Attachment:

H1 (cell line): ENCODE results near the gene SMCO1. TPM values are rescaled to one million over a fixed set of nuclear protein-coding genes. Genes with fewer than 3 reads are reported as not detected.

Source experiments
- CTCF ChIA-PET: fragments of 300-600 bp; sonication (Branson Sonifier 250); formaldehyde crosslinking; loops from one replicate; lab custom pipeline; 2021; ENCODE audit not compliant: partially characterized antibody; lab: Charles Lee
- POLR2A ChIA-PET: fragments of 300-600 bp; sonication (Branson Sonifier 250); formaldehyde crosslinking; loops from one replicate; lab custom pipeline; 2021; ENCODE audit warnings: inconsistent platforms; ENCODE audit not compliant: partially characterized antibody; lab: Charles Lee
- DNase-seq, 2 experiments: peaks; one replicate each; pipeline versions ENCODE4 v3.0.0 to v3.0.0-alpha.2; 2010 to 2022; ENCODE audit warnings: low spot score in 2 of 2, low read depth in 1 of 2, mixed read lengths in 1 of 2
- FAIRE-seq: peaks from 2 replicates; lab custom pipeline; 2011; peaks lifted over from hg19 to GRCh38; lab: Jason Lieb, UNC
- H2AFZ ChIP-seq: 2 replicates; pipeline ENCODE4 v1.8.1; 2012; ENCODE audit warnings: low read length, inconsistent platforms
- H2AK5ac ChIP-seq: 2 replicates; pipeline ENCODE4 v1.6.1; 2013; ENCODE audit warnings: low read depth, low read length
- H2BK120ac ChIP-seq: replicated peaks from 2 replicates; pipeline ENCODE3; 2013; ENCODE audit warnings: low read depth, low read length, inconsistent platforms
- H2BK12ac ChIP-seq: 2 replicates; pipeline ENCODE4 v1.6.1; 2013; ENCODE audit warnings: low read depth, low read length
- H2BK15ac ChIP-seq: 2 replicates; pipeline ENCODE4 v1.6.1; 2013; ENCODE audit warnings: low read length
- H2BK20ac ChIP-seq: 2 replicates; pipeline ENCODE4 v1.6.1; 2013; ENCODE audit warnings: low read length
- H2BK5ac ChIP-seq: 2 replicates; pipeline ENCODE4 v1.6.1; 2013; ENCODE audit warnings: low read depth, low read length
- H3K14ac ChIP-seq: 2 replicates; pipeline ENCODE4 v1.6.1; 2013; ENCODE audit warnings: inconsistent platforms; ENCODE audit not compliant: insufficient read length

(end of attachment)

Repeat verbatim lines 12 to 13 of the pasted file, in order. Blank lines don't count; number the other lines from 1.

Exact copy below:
- H2BK20ac ChIP-seq: 2 replicates; pipeline ENCODE4 v1.6.1; 2013; ENCODE audit warnings: low read length
- H2BK5ac ChIP-seq: 2 replicates; pipeline ENCODE4 v1.6.1; 2013; ENCODE audit warnings: low read depth, low read length